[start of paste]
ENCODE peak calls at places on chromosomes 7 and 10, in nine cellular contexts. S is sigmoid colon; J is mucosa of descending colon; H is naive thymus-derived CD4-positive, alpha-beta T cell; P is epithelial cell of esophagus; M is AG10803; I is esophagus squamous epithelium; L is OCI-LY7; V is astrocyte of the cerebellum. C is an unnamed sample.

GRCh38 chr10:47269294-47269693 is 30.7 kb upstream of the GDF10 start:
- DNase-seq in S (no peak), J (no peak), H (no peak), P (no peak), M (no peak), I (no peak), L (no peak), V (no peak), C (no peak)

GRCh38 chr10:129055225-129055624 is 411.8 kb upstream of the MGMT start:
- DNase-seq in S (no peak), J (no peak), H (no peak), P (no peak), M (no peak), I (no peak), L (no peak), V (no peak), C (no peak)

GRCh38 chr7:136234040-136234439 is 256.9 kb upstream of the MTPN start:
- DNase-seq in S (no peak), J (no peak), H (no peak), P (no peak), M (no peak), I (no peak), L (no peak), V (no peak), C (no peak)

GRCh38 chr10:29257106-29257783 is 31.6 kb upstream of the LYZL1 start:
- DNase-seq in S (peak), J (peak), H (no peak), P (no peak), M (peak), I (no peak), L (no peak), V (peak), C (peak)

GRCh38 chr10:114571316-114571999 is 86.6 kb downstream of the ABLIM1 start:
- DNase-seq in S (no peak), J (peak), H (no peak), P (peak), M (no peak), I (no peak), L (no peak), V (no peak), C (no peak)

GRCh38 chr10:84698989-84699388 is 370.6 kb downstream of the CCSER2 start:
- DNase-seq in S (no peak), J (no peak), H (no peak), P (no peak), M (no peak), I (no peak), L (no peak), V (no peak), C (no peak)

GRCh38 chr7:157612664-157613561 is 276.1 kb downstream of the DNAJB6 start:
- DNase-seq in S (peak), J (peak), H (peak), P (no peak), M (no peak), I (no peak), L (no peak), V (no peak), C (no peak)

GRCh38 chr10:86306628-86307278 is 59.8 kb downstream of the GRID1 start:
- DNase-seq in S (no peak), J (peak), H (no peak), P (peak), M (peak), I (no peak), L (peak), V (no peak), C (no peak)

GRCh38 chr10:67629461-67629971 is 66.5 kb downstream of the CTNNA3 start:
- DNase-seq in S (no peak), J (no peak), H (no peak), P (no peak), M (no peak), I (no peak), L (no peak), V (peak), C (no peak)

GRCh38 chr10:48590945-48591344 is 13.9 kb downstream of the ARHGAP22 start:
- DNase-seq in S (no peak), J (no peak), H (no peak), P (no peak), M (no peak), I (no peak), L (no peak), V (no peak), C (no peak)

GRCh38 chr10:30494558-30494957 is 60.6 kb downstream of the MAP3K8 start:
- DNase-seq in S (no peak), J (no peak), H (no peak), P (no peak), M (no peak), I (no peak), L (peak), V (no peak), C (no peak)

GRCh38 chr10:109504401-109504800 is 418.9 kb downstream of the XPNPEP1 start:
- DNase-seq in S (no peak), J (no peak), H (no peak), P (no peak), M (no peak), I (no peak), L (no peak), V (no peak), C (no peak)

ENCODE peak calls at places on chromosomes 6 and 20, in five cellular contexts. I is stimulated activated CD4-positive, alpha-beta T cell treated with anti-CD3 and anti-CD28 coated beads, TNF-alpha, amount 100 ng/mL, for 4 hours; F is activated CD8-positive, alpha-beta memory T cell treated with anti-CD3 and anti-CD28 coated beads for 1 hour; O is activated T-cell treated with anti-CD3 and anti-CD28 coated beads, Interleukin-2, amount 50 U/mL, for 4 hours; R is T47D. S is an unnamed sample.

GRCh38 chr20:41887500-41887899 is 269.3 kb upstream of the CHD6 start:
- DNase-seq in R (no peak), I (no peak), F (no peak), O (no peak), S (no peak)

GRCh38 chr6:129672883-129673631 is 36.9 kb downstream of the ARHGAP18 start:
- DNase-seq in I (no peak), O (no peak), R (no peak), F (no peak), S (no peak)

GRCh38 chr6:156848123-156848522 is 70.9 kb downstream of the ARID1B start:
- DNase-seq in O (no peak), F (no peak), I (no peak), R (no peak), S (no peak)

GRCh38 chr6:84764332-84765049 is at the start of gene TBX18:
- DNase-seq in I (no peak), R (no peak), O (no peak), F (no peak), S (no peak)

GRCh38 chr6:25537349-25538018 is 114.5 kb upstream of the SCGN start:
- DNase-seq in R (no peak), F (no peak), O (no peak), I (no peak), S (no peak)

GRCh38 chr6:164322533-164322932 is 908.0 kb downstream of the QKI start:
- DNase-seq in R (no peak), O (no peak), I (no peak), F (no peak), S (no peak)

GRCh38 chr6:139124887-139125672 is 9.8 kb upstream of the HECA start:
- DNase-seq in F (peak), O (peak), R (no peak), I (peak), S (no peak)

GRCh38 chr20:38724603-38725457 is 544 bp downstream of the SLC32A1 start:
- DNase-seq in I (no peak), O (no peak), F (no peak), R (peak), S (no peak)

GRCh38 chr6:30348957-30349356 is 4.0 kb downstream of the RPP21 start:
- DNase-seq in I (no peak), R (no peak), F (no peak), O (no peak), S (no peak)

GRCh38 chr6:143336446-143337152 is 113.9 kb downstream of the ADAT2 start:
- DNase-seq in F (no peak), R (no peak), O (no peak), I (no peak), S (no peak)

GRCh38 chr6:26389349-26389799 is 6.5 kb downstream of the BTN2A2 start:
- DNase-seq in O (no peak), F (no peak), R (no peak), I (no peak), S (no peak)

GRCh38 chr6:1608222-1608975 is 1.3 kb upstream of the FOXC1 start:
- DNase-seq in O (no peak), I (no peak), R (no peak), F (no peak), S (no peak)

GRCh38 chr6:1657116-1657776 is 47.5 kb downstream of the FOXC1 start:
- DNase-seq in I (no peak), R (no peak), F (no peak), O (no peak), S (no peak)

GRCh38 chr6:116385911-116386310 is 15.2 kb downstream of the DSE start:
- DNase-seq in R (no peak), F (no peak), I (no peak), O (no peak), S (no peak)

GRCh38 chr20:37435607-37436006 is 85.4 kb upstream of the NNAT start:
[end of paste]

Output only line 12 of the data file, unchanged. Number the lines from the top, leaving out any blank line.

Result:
GRCh38 chr10:84698989-84699388 is 370.6 kb downstream of the CCSER2 start: